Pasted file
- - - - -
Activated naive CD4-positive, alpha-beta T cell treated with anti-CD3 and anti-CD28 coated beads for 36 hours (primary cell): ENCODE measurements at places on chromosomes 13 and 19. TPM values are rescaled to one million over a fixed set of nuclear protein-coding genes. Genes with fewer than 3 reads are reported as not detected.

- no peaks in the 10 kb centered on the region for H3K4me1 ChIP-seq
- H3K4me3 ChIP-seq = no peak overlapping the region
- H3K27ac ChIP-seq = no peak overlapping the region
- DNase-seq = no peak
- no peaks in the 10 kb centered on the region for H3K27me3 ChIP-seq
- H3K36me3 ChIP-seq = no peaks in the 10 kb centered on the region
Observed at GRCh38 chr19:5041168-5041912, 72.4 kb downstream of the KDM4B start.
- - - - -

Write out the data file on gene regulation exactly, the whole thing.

Activated naive CD4-positive, alpha-beta T cell treated with anti-CD3 and anti-CD28 coated beads for 36 hours (primary cell): ENCODE measurements at places on chromosomes 13 and 19. TPM values are rescaled to one million over a fixed set of nuclear protein-coding genes. Genes with fewer than 3 reads are reported as not detected.

- no peaks in the 10 kb centered on the region for H3K4me1 ChIP-seq
- H3K4me3 ChIP-seq = no peak overlapping the region
- H3K27ac ChIP-seq = no peak overlapping the region
- DNase-seq = no peak
- no peaks in the 10 kb centered on the region for H3K27me3 ChIP-seq
- H3K36me3 ChIP-seq = no peaks in the 10 kb centered on the region
Observed at GRCh38 chr19:5041168-5041912, 72.4 kb downstream of the KDM4B start.